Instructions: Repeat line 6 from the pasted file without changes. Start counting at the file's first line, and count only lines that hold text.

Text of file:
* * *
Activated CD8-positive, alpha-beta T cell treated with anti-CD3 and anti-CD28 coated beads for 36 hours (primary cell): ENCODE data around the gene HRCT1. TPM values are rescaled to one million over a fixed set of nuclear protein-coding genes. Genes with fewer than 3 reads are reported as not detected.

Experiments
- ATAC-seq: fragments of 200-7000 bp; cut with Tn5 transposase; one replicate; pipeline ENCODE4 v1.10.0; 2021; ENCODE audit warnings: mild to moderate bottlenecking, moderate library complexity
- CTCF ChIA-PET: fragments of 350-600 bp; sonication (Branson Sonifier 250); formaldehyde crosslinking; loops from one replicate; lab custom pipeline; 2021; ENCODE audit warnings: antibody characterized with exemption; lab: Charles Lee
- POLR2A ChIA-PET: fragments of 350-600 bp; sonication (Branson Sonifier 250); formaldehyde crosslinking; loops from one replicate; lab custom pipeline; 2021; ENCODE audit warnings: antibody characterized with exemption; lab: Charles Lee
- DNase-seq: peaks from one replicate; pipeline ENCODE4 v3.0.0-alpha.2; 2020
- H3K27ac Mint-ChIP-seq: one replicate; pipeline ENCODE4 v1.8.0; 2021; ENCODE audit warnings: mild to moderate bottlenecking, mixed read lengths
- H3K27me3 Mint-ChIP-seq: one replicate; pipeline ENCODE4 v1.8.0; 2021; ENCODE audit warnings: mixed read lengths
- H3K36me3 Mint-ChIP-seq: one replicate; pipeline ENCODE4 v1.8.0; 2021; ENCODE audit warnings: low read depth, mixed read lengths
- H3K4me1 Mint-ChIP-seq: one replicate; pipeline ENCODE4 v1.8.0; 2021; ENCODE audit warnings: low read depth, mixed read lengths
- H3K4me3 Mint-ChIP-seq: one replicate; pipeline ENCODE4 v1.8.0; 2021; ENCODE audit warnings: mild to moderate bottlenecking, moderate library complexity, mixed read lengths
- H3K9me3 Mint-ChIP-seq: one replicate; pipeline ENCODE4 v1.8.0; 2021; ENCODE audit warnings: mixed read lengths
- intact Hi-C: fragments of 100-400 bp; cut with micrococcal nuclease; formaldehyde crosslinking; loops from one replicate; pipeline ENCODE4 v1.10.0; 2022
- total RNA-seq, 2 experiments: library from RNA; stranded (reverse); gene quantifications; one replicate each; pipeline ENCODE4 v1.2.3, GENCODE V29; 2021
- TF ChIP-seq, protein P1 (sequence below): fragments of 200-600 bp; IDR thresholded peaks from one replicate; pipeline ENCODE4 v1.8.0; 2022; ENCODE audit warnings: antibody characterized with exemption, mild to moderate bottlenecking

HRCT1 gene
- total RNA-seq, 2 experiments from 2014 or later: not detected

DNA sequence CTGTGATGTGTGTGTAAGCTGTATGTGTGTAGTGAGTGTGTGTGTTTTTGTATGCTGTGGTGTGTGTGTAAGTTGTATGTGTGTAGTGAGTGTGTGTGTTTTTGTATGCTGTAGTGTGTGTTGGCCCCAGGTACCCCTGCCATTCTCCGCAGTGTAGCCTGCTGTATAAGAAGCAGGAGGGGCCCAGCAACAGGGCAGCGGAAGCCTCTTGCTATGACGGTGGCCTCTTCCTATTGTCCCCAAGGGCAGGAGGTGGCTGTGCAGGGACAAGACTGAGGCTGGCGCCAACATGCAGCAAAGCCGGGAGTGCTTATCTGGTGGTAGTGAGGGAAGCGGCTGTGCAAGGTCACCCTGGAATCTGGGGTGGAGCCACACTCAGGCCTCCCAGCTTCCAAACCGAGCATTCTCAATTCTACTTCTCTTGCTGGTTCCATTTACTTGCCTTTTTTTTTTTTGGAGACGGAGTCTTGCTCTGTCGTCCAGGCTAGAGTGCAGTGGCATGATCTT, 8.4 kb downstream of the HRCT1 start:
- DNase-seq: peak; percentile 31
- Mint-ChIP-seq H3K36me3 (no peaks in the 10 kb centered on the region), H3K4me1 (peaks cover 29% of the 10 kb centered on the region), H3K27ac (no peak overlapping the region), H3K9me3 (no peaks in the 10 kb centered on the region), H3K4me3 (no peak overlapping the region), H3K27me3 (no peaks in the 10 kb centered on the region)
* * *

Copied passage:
- DNase-seq: peaks from one replicate; pipeline ENCODE4 v3.0.0-alpha.2; 2020